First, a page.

Welcome back to Third Wave Career Coaching and the fall edition of Career Splash. With summer vacation a distant memory and kids back in school, many of you are getting back into your work routines. Fall is the perfect time to turn our attention back to career goals and next steps. In this newsletter I will provide a number of career management tips and tricks to help you figure out the next chapter in your career.
4 simple body language tips for your next interview
Research conducted by UCLA has revealed that only 7 percent of our communication is based on verbal communication. The rest comes from tone of voice and body language such as facial expression, body posture and eye movement. Body language provides a huge amount of information about us to others, especially during interviews. Being more aware of the non – verbal clues we project can give us a tremendous advantage during the interview.
- Emulating body language is ok. When two people mirror body language, (i.e. leaning your head the same way as the other person) it signals they have developed a bond with one another. This is something we do unconsciously when we have developed trust with the other person.
- Sincere smiles make your eyes crinkle. A genuine smile reaches further than the mouth and will cause crinkling of the skin around the eyes, otherwise known as crow’s feet. So the next time you want to know if someone’s smile is genuine look for crinkles at the corner of their eyes. If they aren’t there that smile is hiding something.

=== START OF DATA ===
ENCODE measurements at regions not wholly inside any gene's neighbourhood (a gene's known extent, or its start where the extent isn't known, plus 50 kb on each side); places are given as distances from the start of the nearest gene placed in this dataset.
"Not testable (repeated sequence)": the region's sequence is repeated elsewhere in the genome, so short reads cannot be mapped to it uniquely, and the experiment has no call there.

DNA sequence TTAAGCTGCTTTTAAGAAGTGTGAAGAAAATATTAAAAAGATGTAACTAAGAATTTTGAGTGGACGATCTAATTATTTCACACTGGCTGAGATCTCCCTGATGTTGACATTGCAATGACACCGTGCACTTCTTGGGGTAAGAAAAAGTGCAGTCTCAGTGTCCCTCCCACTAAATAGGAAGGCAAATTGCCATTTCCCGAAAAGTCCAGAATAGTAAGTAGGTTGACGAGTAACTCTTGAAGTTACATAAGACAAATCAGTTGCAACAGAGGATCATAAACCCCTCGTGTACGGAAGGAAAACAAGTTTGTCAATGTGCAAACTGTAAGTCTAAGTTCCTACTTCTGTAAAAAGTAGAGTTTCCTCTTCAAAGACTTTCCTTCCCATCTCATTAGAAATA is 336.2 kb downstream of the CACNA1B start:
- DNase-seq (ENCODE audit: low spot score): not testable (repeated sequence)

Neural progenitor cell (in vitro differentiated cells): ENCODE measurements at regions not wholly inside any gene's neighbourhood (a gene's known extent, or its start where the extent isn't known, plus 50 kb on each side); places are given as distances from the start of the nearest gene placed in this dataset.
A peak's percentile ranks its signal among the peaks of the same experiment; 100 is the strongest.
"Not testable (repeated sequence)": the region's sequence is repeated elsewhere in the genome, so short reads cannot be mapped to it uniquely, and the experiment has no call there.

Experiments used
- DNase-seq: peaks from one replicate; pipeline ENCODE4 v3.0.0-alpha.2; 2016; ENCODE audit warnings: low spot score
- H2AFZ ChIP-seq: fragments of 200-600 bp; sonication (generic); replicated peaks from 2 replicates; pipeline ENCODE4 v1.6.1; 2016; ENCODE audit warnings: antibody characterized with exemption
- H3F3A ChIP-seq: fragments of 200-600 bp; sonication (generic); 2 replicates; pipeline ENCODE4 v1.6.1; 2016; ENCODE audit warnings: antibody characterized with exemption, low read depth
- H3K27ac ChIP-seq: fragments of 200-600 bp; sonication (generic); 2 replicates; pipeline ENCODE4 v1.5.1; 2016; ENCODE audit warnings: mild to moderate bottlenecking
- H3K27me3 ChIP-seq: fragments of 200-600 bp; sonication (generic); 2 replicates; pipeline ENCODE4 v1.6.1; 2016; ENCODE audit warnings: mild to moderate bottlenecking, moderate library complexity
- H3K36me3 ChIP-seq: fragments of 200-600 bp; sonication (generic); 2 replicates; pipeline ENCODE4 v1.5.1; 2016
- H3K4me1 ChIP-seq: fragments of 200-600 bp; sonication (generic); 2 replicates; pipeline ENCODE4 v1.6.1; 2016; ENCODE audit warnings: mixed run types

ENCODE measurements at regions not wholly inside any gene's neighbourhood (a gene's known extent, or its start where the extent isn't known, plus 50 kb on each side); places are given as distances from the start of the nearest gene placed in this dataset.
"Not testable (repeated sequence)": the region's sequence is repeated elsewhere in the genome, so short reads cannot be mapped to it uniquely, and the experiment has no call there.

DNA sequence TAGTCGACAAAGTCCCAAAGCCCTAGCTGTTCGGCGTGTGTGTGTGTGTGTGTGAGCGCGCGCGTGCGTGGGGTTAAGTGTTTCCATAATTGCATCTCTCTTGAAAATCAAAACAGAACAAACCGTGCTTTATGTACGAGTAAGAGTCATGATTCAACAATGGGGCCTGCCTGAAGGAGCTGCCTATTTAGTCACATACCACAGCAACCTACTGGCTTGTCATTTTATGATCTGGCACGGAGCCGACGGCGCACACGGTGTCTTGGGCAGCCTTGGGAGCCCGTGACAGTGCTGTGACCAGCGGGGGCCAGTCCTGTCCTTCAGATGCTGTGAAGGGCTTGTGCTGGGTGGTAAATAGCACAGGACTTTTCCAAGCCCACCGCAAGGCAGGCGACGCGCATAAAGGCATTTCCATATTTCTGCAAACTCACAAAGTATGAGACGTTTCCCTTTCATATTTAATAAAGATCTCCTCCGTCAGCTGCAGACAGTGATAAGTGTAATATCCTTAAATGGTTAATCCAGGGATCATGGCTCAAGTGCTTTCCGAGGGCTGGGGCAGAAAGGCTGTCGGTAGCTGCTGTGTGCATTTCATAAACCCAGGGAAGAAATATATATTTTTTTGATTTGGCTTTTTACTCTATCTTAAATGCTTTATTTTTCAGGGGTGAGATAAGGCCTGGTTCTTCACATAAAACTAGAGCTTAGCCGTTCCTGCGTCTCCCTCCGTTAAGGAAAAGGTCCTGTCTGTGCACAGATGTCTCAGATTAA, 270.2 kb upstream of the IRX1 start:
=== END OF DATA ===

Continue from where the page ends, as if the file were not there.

- Posture reveals your presence. Ever see the movie Patton staring George C. Scott? Whenever Patton walked into a room or was in front of his troops, you knew immediately who was in charge. The effect he had on others was really about body language, including an erect posture and expansive body gestures. He had the uncanny ability to project a lot of space even though he was not a large man, physically. We know that the brain is hardwired to equate power with the amount of space people take up. Standing up straight with shoulders held back is a power position. Try comparing this with someone who slouches. With a slouching posture we appear to take up much less space and therefore project less power. Maintain good posture and you will command more respect and find it easier to engage with others.
- Raised eyebrows signal discomfort. When we are feeling worried, fearful or surprised we may not notice our eyebrows going up. Just try raising your eyebrows when you are having a relaxed conversation and you will find it hard to do. The next time you see someone raising their eyebrows it could be they are uncomfortable with something that is being said or happening.
Best questions to ask at the end of the interview
Having a fist full of thoughtful questions at the end of every interview can make or break your chances of getting hired. Employers will evaluate you on the questions you ask to determine your knowledge of their industry as well as your genuine interest in their company. Be prepared for this critical part of the interview by selecting a few of the following questions.
- Who would be the ideal candidate for this position, and how do I compare? Better to know right away if you are a contender for the job instead of wasting time pursuing one that is not a fit.
- How has this position evolved? Gives you insight as to whether the job is a dead end or a stepping – stone. Plus it shows you are interested in how the organization is structured.